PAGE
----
Our earlier beach holiday was the first and the last we spent as a family. It was the last time the state granted holiday packages. It was the last time the working classes paraded to celebrate freedom and democracy. On 12 December 1990, my country was officially declared a multiparty state, where free elections would be held. It was almost 12 months after Ceausescu had been shot in Romania while singing The Internationale. Small pieces of the Wall were already being sold in the souvenir kiosks of recently unified Berlin.
Completing a degree was coded language for completing a prison sentence. To study international relations meant to be charged with treason
I’d always thought there was nothing better than communism. Every morning I woke up wanting to do something to make it happen faster. But in December 1990, the representatives of the people declared that the only things they had ever known under socialism were not freedom and democracy but tyranny and coercion. As I stared incredulously at the television, where the secretary of the politburo was announcing that political pluralism was no longer a punishable offence, my parents declared that they had never supported the party I had always seen them elect. They had simply recited the slogans, just like everyone else, just like I did when I swore my oath of loyalty in school every morning. But there was a difference between us. I believed. I knew nothing else.
After the fall of communism, Lea Ypi discovered Xhaferr Ypi, the former prime minister of Albania she had despised, was actually her great-grandfather. Photograph: Kel Marubi
In the following days, the first opposition party was founded and my parents revealed the truth, their truth. They said that my country had been an open-air prison for almost half a century. That the universities that had haunted my family were, yes, educational institutions, but of a peculiar kind. That when my family spoke of the graduation of relatives, what they really meant was their recent release from prison. That completing a degree was coded language for completing a sentence. That the initials of university towns stood for the initials of various prison and deportation sites: B for Burrel, M for Maliq, S for Spaç. That the different subjects of study corresponded to different official charges: to study international relations meant to be charged with treason; literature stood for “agitation and propaganda”; and a degree in economics entailed a more minor crime such as “hiding gold”. That students who became teachers were former prisoners who converted to being spies, like our cousin Ahmet and his wife, Sonia. That if someone had achieved excellent results, it meant the stint had been brief; but being expelled meant a death sentence; and dropping out voluntarily, like my grandfather’s best friend, meant killing yourself.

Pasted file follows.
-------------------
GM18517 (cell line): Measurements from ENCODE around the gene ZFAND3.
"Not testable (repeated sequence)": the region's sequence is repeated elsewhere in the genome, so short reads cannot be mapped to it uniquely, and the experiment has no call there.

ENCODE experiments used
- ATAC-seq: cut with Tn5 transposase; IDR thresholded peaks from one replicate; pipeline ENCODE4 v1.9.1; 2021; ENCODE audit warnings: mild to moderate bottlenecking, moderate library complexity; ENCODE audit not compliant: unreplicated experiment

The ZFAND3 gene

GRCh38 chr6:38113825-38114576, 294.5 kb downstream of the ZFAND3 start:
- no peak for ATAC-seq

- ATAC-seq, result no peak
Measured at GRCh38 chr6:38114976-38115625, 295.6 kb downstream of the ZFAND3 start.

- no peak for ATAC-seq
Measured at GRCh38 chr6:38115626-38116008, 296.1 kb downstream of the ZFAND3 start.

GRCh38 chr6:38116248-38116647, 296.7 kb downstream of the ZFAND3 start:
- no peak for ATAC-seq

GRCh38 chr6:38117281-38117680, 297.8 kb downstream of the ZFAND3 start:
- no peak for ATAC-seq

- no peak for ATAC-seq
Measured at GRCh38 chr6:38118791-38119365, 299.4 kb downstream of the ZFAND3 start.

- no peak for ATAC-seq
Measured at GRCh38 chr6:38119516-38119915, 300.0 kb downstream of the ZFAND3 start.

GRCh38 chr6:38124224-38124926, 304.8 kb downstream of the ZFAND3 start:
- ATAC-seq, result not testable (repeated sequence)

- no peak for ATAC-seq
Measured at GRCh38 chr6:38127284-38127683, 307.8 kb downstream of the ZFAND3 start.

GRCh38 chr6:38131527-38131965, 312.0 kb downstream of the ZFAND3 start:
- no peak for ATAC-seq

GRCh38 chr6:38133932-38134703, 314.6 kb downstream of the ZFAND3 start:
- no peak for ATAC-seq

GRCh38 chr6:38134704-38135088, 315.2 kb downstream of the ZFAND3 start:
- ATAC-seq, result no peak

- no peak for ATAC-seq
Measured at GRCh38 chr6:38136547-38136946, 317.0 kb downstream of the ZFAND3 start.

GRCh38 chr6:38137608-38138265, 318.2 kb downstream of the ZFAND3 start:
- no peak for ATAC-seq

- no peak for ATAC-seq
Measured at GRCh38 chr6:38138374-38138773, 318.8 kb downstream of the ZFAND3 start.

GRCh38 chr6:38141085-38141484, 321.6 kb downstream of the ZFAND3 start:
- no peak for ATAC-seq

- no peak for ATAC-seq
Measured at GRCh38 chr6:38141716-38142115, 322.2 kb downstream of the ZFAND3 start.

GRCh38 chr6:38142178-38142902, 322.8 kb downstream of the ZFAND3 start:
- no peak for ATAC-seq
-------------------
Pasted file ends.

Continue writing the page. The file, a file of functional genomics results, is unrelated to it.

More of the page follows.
I learned that the former prime minister whom I had grown up despising, and whose name my father bore, did not have the same name by coincidence. He was my great-grandfather. For his entire life, the weight of that name had crushed my father’s hopes. He could not study what he wanted. He had to make amends for a wrong he never committed and to apologise for views he did not share. My grandfather, who disagreed with his own father so much that he had wanted to join the republicans in Spain on the opposite side of the struggle, had paid for the blood relationship with 15 years in prison. I would have paid, too, my parents said, had my family not lied to keep the secret.
“But I was a Pioneer,” I objected. “I became a Pioneer ahead of my cohort.”
“Everyone becomes a Pioneer,” my mother replied. “You would have never been able to join the party.”
“Were you stopped?” I asked.
“Me?” My mother laughed. “I didn’t try. A new colleague recommended me once; then he found out who I was.”
I would have paid for my mother’s family, too, I was told. I learned about the land, boats, factories and flats that had belonged to them before she was born, before they were expropriated. That the building that housed the party’s headquarters had once been her family’s property, too. She reminded me of how whenever we went past, she looked up to the fifth-floor window, the one without the flowerpot. An alleged enemy of the people had once stood there, shouting: “Allahu Akbar!” before throwing himself out. He had been trying to escape torture. The year was 1947. The man was her grandfather.